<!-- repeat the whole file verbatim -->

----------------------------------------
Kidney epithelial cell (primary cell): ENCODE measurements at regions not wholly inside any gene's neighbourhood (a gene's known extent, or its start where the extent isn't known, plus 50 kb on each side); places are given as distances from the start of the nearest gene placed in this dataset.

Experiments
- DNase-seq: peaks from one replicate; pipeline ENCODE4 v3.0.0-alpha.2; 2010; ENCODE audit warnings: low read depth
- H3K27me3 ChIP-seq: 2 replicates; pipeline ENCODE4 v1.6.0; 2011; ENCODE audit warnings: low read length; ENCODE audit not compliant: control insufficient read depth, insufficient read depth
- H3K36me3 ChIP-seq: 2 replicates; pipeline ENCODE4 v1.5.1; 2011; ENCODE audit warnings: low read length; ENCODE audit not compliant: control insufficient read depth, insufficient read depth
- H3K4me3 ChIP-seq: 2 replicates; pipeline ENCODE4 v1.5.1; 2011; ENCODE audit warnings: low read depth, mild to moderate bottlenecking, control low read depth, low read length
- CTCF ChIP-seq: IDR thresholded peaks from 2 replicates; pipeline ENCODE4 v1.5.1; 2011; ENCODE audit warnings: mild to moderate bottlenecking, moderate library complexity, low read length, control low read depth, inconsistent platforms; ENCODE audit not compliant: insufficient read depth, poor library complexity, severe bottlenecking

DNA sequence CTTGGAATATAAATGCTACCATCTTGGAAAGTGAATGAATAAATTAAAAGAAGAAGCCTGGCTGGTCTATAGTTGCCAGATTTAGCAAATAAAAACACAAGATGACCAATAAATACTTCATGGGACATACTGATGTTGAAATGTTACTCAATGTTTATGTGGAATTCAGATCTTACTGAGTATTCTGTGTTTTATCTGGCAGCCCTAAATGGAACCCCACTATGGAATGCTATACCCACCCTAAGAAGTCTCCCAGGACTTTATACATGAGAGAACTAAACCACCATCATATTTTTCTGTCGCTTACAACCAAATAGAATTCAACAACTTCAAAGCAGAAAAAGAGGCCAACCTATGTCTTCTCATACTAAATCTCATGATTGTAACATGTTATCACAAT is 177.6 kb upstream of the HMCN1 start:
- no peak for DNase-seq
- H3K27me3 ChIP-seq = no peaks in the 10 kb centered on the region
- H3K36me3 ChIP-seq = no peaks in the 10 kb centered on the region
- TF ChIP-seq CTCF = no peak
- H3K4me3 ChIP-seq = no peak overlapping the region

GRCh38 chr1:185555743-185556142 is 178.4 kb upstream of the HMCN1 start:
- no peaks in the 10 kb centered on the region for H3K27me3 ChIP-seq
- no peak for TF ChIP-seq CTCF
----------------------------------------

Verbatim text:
Kidney epithelial cell (primary cell): ENCODE measurements at regions not wholly inside any gene's neighbourhood (a gene's known extent, or its start where the extent isn't known, plus 50 kb on each side); places are given as distances from the start of the nearest gene placed in this dataset.

Experiments
- DNase-seq: peaks from one replicate; pipeline ENCODE4 v3.0.0-alpha.2; 2010; ENCODE audit warnings: low read depth
- H3K27me3 ChIP-seq: 2 replicates; pipeline ENCODE4 v1.6.0; 2011; ENCODE audit warnings: low read length; ENCODE audit not compliant: control insufficient read depth, insufficient read depth
- H3K36me3 ChIP-seq: 2 replicates; pipeline ENCODE4 v1.5.1; 2011; ENCODE audit warnings: low read length; ENCODE audit not compliant: control insufficient read depth, insufficient read depth
- H3K4me3 ChIP-seq: 2 replicates; pipeline ENCODE4 v1.5.1; 2011; ENCODE audit warnings: low read depth, mild to moderate bottlenecking, control low read depth, low read length
- CTCF ChIP-seq: IDR thresholded peaks from 2 replicates; pipeline ENCODE4 v1.5.1; 2011; ENCODE audit warnings: mild to moderate bottlenecking, moderate library complexity, low read length, control low read depth, inconsistent platforms; ENCODE audit not compliant: insufficient read depth, poor library complexity, severe bottlenecking

DNA sequence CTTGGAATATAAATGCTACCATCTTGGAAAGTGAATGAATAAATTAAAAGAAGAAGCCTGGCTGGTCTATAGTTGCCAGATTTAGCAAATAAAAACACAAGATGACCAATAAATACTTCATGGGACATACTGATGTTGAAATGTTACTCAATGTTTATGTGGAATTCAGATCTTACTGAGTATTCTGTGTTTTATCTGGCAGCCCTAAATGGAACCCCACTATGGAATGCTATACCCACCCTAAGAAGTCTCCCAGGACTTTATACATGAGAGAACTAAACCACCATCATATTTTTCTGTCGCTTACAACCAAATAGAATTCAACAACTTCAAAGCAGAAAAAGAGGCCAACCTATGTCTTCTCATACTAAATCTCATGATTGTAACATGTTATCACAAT is 177.6 kb upstream of the HMCN1 start:
- no peak for DNase-seq
- H3K27me3 ChIP-seq = no peaks in the 10 kb centered on the region
- H3K36me3 ChIP-seq = no peaks in the 10 kb centered on the region
- TF ChIP-seq CTCF = no peak
- H3K4me3 ChIP-seq = no peak overlapping the region

GRCh38 chr1:185555743-185556142 is 178.4 kb upstream of the HMCN1 start:
- no peaks in the 10 kb centered on the region for H3K27me3 ChIP-seq
- no peak for TF ChIP-seq CTCF